Plus500 also run their advertising campaigns almost completely outside the lines that the MTP’s traditional brokerage firms use. And I have not been able to determine where Plus500 advertises, nor what keywords they use. I read and search multiple MTP industry websites and keywords every day. Even using foreign VPN’s to access information on firms that do not cater to individuals who reside in the USA such as myself. But never has a Plus500 banner or search result showed up on my screens. And when I ask other industry executives these questions about Plus500, they seem to all have an “Ah-Hah!” moment. They, too, realize that Plus500 is successfully sourcing new clients from non-typical sources. The only information I have gained as to Plus500’s advertising is from the industry reporter who informed me Plus500’s advertising is wholly data-dependent, and targets the tangential prospects rather than the openly interested prospects.
Finally, Plus500 built and runs a sales / onboarding / retention automation system that blows competitors out of the water. Using a foreign VPN, I signed up for a demo account. I do not know if they built their CRM completely from scratch, or if they used an existing CRM platform as a basis. But the login they coded into their automation works! Demo accounts that have a few successful traded get an auto-generated e-mail congratulating them and placing a simple Call-To-Action (“CTA”) in front of the demo user to open a live account. The pattern of e-mails to my Inbox is not predictable (like most companies use).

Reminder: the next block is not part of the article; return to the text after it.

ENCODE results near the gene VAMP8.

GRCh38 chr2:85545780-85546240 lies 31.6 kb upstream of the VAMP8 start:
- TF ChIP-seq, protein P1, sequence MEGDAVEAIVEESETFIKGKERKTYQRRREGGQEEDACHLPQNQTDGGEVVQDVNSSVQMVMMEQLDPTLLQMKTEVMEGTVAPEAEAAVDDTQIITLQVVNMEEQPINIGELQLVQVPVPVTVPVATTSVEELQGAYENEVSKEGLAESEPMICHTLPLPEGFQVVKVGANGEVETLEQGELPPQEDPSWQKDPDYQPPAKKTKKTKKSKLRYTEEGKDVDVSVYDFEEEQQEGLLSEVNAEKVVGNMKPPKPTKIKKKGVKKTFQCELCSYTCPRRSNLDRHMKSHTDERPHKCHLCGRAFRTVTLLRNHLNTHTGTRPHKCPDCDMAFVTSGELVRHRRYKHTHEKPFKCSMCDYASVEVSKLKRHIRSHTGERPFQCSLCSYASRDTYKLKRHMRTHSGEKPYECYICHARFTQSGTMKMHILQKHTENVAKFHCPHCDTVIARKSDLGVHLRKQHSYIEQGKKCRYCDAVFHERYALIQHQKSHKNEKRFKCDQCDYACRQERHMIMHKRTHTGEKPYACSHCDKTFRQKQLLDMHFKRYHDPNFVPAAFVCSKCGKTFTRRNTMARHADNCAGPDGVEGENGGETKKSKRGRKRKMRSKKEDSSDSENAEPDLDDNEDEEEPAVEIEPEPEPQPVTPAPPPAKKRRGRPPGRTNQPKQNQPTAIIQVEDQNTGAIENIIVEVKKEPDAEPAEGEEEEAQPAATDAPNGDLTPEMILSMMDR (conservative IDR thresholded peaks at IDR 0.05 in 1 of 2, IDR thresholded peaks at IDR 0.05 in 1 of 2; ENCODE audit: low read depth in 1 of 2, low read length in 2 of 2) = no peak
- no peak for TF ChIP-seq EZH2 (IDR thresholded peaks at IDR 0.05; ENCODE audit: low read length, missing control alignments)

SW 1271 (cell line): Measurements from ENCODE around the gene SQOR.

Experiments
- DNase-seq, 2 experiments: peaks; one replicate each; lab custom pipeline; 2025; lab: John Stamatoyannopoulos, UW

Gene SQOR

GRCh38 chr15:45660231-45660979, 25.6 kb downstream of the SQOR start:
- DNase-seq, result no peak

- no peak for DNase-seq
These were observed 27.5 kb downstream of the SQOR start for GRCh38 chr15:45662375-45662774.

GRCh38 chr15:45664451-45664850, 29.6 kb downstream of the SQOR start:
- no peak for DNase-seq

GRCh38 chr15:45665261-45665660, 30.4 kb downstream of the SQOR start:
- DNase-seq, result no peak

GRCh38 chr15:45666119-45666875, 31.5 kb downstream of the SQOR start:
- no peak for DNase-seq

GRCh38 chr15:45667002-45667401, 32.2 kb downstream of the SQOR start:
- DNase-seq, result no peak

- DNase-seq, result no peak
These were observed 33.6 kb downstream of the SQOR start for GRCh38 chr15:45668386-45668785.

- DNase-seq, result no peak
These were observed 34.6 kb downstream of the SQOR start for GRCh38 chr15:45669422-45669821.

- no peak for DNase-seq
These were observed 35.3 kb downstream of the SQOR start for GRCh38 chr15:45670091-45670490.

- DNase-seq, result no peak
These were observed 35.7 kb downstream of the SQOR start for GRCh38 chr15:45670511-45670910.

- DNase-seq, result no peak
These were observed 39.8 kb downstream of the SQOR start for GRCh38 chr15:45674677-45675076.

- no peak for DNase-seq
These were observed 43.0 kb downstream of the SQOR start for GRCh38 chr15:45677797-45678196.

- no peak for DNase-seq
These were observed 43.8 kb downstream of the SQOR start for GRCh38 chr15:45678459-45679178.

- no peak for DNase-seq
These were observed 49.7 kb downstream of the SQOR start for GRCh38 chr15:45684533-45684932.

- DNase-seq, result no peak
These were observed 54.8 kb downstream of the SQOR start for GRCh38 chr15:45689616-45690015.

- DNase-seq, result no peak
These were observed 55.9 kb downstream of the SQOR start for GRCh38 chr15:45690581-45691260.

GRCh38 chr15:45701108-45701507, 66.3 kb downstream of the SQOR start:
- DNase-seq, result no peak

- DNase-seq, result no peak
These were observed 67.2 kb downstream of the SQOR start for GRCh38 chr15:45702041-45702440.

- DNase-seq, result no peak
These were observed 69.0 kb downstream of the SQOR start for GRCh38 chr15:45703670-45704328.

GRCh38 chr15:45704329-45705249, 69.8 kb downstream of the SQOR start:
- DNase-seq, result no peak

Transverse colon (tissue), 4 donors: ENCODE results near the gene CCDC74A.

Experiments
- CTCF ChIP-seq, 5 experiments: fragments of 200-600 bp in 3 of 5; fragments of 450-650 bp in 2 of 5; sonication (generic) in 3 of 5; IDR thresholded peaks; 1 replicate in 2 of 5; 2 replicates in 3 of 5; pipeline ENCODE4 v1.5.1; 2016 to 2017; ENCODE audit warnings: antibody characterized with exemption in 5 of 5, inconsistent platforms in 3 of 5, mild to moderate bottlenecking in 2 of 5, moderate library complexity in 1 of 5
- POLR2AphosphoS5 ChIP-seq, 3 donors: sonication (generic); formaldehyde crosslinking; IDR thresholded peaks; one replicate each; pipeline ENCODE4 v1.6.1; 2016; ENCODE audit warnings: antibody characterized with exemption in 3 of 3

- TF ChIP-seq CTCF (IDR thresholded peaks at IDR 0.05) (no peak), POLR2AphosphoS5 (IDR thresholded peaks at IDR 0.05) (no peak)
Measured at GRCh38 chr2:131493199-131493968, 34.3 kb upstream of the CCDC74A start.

The on-boarding process is what got Plus500 in trouble with the FCA. Simply put, Plus500 did not require full documented KYC/AML documentation prior to allowing clients to start trading. The requirement to complete all stages of KYC/AML paperwork was not needed until/unless a trader wanted to withdraw funds. It is important to note that this practice cost Plus500 half it’s market cap when the FCA halted client on-boarding in the Plus500 UK subsidiary (Cyprus-based operations continued as normal). Plus500 has since changed their on-boarding policies for UK clients and the company has regained much of it’s value. But by allowing clients to deposit and start trading quickly, and by making it more complex to withdraw funds, Plus500 has been able to generate more revenues from each trader. So while blatant disregard for KYC/AML rules is unacceptable, many companies are now working to make their on-boarding process as short and simple as can be allowed while maintaining the integrity of the process.
To bring this discussion back to my headline, Plus500 quickly built an extremely profitable MTP brokerage. And a significant aspect of that growth was because the founders understood the possibilities of successful automation. They told the computers what they wanted and allowed the computers to determine the most efficient processes, and the computers largely did the work. Less than 100 employees and a $1.45 Billion USD market cap in just 5 years is quite a feat.
So do not expect me to be creating and managing sales and retention teams of 100 people around the globe any time soon. You will find me sourcing coders and big-data specialists who can leverage the power of computing by telling the computer what to do.